That’s the question many ask themselves in the aftermath of a mass shooting – the latest, unfolding in San Bernadino, California.
With high profile mass killings like the Sandy Hook Elementary School shooting in Connecticut and the movie theater shooting in Colorado, it seems mass shootings have become increasingly commonplace – so commonplace, in fact, that new protocols and inventions are being created to address potential shootings.
One new dramatic invention may inspire a different question: Has it come to this?
Pro-Techt have created and marketed an invention to schools for use in case of shootings – bulletproof blankets. Stan Schone, managing partner of Pro-Techt, spoke with Texas Standard earlier this year about the product.
Schone says it originally started as tornado protection but morphed into a product to protect children from school shooters.
“It would provide an order of protection for approximately 90 percent of the guns that have historically been used in school shootings,” Schone says. “Nine millimeter handguns, .22 rifles, .357 magnums, .44 magnums, 12-gauge shotguns.”
He says they imagine each classroom would have a box to hold the blankets in the classroom.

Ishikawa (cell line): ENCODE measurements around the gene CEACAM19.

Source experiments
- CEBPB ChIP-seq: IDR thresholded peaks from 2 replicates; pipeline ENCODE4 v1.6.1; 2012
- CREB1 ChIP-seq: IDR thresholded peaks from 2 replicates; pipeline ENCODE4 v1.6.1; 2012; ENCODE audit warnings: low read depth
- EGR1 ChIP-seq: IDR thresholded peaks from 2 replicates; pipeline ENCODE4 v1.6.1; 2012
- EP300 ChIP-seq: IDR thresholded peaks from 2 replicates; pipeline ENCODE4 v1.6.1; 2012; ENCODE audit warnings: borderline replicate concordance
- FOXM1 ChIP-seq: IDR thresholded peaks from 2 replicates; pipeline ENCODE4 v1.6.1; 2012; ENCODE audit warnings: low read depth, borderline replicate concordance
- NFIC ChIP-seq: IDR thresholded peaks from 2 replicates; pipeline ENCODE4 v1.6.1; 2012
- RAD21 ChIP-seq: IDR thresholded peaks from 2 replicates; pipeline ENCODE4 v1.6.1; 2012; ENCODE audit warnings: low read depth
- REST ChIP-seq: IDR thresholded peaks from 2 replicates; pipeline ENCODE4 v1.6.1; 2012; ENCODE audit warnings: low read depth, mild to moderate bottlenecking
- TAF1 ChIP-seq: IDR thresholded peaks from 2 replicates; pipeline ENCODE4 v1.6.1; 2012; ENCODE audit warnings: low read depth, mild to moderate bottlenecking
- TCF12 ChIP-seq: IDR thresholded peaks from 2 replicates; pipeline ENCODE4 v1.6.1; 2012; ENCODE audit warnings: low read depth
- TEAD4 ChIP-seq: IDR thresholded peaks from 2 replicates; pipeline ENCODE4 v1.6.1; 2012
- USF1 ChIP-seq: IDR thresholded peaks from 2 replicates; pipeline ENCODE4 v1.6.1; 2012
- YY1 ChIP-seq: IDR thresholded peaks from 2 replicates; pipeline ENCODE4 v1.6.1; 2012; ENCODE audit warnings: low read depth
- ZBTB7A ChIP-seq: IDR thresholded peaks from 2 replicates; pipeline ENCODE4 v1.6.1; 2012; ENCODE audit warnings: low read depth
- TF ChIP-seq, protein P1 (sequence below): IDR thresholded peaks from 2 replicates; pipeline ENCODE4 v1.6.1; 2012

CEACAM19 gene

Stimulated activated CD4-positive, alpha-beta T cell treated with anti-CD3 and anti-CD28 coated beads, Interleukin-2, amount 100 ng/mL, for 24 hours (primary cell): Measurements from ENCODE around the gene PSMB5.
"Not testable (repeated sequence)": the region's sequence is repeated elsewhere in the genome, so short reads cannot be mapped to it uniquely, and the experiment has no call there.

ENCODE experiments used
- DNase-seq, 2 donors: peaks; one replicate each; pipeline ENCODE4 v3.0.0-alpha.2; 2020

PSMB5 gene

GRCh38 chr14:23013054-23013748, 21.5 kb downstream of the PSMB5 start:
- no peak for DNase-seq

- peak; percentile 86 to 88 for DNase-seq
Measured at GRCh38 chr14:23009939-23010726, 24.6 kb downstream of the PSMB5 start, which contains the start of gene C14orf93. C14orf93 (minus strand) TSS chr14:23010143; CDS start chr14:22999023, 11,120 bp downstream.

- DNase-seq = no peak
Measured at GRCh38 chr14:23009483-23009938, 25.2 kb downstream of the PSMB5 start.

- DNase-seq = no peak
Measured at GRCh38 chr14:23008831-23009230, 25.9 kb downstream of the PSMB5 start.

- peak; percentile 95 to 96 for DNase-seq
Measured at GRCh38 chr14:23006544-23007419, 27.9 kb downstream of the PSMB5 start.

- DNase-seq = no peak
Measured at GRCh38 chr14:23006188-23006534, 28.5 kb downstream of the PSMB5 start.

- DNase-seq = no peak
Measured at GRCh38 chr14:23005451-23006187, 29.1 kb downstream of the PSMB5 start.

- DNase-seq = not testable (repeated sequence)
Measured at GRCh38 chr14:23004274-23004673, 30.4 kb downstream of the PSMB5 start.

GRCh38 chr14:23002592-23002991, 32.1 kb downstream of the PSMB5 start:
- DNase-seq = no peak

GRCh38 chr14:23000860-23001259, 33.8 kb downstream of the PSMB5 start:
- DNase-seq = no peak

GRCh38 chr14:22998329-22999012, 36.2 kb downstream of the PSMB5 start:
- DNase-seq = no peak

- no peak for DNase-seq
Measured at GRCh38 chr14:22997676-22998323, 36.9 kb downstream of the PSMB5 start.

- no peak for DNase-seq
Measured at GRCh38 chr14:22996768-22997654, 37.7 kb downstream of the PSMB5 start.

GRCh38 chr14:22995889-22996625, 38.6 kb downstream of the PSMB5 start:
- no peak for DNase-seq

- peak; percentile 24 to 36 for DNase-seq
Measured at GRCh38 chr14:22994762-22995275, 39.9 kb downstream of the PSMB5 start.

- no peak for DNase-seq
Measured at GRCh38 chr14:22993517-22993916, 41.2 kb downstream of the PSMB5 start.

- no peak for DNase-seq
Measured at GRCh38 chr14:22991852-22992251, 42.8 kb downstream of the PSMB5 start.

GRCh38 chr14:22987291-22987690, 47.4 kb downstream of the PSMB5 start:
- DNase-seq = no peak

“At the sign of bad weather or a school intrusion, an announcement would be made,” he says. “If it was a school shooting the teachers are instructed to lock the doors. That would give them enough time to get these blankets on and then get up against an interior wall where the shooter can’t see in the door, to see where they’re at to shoot at them.
Bulletproof blankets cost about $1,000, which could run up to $20,000 per classroom. Schone says blankets are much cheaper than building a safe room.
“We’re trying to protect the kids in these schools against any kind of calamity that might befall them,” he says.
Sales have been strong. Schone says they didn’t anticipate so many individual purchases, mentioning a Utah customer who bought 31 blankets for his mother, who is a schoolteacher, and her class.
“There were no good alternatives,” Schone says. “I believe that the blanket is the most economical and well-rounded solution that’s been brought to the table thus far. If a bulletproof vest is good for a cop, it’s gotta be good for a kid.”